A couple of years ago, the wife of my cousin “snapped.” She had recently crossed the north side of forty-five, had a teenage son, a good job, a steady marriage, and comfortable living. That is, your perfect epitome of a “normal life.” However, that didn’t stop a midlife crisis in women from appearing.
Something was “off” with her, a common friend told me. And indeed—because they live abroad, when I saw her, I barely recognized her. She looked great, no doubt—courtesy of the combination of a fitness instructor, a tanning bed, and regular visits to an aesthetic clinic.
“I feel different,” she told me. “I have more self-respect now and want to take better care of myself. I refuse to feel gloomy that my life is over.”
To outsiders, though, it looked like she was having a midlife crisis and entering menopause. Everyone in the family expected her to run off with a hunky barista so that she could feel young again for a while.
Well, this didn’t happen (to some people’s disappointment perhaps), but the stereotype prevailed. Why go through such a sudden transformation and life crisis if you don’t want to prove that forty-five is the new thirty, and that you still “got it”?
This is the typical way of thinking, indeed—the midlife crisis narrative fueled by the image of a guy buying a luxury sports car and driving into the sunset with his 20-something new girlfriend. Or a middle-aged woman finding a younger fling so that she can feel wanted and sexy again.
This social cliché paints a picture of a reckless behavior—of overspending, unfaithfulness, and an uncontrollable desire to turn back time. And all this is presumably fueled by a bubbling frustration the person feels underneath—because of dreams unmet, goals unrealized and life, and feeling unable to leave a dent in the universe.
But all this begs the question: Just because something is a decades-old stereotype, does it make it true today? Does midlife foster more carelessness or thoughtfulness?
What Is a Female Midlife Crisis?
A midlife crisis in women is basically a period of transition of identity and usually occurs between the ages of about 45 and 65. It’s often thought of a psychological crisis triggered by an awareness of age and mortality.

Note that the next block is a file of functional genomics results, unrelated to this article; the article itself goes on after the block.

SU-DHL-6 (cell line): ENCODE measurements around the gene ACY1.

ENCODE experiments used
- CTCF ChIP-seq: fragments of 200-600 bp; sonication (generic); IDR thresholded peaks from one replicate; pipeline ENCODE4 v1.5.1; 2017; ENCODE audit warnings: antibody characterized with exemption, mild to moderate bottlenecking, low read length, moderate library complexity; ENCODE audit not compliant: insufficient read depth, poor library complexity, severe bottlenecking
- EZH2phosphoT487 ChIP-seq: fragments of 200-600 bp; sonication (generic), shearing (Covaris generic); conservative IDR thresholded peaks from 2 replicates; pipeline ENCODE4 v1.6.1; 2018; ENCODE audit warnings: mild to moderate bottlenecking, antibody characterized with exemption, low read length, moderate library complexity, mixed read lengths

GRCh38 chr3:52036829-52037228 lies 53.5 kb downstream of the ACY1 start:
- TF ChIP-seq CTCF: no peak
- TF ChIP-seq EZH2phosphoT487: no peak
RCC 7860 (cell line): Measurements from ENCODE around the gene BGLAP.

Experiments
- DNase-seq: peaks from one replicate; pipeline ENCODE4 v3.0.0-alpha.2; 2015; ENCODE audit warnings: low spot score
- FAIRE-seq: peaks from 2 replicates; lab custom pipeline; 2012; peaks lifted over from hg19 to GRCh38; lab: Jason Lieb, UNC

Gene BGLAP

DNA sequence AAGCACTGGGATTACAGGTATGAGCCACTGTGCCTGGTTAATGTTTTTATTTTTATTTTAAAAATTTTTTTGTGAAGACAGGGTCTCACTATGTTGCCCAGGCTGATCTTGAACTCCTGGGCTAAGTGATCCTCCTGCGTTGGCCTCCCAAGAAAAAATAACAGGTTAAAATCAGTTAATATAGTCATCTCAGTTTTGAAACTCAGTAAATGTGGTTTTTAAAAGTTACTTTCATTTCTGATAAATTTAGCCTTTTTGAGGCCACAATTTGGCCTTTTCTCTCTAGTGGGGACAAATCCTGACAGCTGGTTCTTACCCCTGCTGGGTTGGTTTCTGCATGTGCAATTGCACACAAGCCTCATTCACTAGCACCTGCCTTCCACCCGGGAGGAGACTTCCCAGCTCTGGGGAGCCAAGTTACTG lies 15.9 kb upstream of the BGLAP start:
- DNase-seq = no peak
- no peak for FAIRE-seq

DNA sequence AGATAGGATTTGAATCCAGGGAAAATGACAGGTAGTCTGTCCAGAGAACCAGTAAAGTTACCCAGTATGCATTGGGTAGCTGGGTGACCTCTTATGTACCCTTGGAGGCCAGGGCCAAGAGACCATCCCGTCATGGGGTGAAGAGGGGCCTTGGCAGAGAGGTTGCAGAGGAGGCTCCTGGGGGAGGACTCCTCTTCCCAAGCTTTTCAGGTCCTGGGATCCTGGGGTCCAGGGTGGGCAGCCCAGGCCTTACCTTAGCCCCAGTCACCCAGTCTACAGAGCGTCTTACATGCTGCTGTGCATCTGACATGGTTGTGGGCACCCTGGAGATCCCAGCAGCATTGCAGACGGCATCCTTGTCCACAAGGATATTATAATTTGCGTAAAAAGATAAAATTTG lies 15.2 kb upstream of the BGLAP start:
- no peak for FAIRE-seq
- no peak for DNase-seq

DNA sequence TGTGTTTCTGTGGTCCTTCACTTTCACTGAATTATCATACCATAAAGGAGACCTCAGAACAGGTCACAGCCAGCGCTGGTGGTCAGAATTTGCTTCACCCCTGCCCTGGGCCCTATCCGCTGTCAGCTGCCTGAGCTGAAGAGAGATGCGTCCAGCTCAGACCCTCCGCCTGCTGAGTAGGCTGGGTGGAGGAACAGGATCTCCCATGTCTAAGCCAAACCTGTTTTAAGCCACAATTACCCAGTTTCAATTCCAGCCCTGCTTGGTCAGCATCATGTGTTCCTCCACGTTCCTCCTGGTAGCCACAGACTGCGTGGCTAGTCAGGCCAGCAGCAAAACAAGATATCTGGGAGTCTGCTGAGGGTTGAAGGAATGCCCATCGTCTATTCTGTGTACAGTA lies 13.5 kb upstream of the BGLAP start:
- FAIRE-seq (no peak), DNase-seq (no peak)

First coined in an article by the Canadian psychoanalyst Elliott Jaques in 1965, the term has quickly become a mainstream explanation for anyone who “snaps” after they pass forty. “Must-be-the-midlife-crisis” adage makes it all easier for us to understand and label this transitional period as something that seems more of a catastrophe than a catharsis.
An interesting thing to note is that one study shows that it manifests during different times for middle aged women and men. For the former group, it is between thirty-five and forty-five, and for the latter, it’s between forty-five and fifty-four. Other studies place lock-bottom around fifty for both genders.
Symptoms of a Midlife Crisis in Women
As described in the common literature, the “typical” symptoms of midlife crisis are:
- Feelings of depression and disappointment
- Anger at oneself for not being as successful as others
- Nostalgia about the younger years
- Dissatisfaction with one’s life in general
- A sense of pressure that there is much you still want to do in a shrinking timespan
- A heightened need for a change or “something different”
- Doubts about your achievements and the choices you have made so far
- A desire for passion, intimacy, and to feel wanted again
Simply put, you may feel progressively but somewhat unfoundedly unhappy. Life appears to be hollowed out of meaning.
Why Is the Midlife Crisis Getting Such a Bad Reputation?
Going through the typical manifestations of a midlife crisis, it is easy to understand why it is not a time one should excitedly anticipate.On top of the above-mentioned signs, there are deeper and darker waters running underneath your sense of unhappiness.The period marks the beginning of the sunset of your life. It’s the stage where you start to notice more vividly the streaks of grey hair, the wrinkles, the sagging skin, or your feeling out of place amongst younger crowds. In a sometimes-desperate attempt to summon back youth, some may embark on, as shown in the movies, rather reckless behavior, such as overspending, excessive working out, or a fling with the young hot gardener in the style of Desperate Housewives.Most importantly, however, a midlife crisis has come to be associated with a dip in happiness, as described by the famed “U-shape” of Happiness. One of the first pieces of research supporting this idea is from 2008 by two economics professors, David Blanchflower and Andrew Oswald.